“I know your deeds, your hard work and your perseverance. I know that you cannot tolerate wicked men, that you have tested those who claim to be apostles but are not, and have found them false. You have persevered and have endured hardships for my name, and have not grown weary. Yet I hold this against you: You have forsaken your first love. Remember the height from which you have fallen! Repent and do the things you did at first.” (Revelation 2:2–5, NIV 1984).
My Musings – Yet. One of two words you really do not want to hear after a commendation (the other word is “but”). For most, however, a commendation without a yet or a but is a rare occurrence. That’s because we are still growing. And the “higher” we achieve, the farther “the height from which [we fall].” But that does not mean we should stop climbing. The fall hurts, and we should never forget that, but we also must remember the height that we fell from and how satisfying it was to have reached that far. With the prospects of climbing even higher. In the words of an old Beatles song — “get back to where you once belonged…go home.”
Two Saturdays ago, I fell off a ladder while trimming a tree in my backyard. Or as I like to say “the ladder fell out from under me.” The result was the same no matter how I say it. Falling on top of the ladder on my left shoulder blade and left hip, I am still not over the pain completely, but I am making progress. Whoever said about such things, “it hurt my pride more” was all wet. But in the physical realm this is a perfect example of things I can do (even at age 66) and things I shouldn’t be doing (because I am 66). The same principle holds true in the spiritual realm. There are things we can do (“all things are permissible”) but that does not mean that we should do them (“not all things are profitable”).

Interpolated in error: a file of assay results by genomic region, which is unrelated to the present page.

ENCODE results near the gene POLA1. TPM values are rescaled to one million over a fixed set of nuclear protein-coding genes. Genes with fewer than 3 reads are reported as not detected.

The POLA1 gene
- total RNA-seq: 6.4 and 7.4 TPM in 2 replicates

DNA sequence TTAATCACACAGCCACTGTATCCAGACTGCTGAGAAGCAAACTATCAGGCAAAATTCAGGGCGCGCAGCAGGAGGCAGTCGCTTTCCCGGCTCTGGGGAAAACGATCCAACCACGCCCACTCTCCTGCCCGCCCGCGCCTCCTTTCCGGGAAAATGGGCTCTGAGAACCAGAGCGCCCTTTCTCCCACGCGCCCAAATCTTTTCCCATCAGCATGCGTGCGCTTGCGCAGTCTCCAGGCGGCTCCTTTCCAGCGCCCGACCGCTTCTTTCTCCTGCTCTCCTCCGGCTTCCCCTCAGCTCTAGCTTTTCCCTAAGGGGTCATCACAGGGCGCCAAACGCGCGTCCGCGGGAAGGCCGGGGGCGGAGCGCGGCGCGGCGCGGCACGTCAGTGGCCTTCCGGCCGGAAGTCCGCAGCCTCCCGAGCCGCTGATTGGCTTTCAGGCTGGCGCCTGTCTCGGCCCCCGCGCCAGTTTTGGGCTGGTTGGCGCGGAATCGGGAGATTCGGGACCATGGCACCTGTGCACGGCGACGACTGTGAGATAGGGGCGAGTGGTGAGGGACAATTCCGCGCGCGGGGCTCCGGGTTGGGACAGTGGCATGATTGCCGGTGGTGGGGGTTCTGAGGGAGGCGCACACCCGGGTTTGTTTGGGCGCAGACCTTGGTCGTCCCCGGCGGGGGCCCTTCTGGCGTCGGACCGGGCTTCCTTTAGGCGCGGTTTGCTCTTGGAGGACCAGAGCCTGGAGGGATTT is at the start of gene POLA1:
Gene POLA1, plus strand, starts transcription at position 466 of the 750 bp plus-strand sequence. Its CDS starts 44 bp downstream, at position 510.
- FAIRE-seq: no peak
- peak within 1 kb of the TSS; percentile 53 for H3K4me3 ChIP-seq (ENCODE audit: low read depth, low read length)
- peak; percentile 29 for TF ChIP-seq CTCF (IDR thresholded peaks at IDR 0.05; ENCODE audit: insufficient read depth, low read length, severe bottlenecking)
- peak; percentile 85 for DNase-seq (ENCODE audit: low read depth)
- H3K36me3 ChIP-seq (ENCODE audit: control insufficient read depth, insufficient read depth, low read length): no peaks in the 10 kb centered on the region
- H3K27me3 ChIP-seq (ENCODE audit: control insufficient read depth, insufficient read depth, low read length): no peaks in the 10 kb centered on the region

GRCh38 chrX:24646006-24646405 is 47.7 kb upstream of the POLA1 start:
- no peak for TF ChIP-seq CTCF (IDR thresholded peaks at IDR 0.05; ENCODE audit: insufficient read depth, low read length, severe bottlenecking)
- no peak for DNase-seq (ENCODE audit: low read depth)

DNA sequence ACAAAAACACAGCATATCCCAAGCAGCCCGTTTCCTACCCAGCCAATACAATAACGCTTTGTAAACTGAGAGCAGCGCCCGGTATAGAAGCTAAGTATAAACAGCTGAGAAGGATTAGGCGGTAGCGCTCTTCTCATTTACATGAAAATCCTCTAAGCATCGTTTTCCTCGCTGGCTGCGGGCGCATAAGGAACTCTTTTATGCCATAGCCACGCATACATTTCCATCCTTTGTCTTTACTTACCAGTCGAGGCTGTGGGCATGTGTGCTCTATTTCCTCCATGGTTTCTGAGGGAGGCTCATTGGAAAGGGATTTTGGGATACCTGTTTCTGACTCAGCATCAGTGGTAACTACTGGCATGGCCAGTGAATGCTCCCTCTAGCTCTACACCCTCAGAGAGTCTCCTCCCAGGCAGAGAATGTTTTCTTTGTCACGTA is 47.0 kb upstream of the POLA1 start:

My Advice – If you are laying on the “ground,” having experienced a spiritual fall, you have two choices. Remain “down there” or “Remember the height from which you have fallen! Repent and do the things you did at first.” The latter (not ladder) is the better choice. This is where my analogy breaks down a bit, however. If you are a “senior citizen” like me, perhaps doing the things you did at first (when you were younger), like getting back on the ladder, is not the best advice. In my mind, it seems a bit early to be giving such things up, but the rest of my family are saying, “let’s hire some tree trimmers.”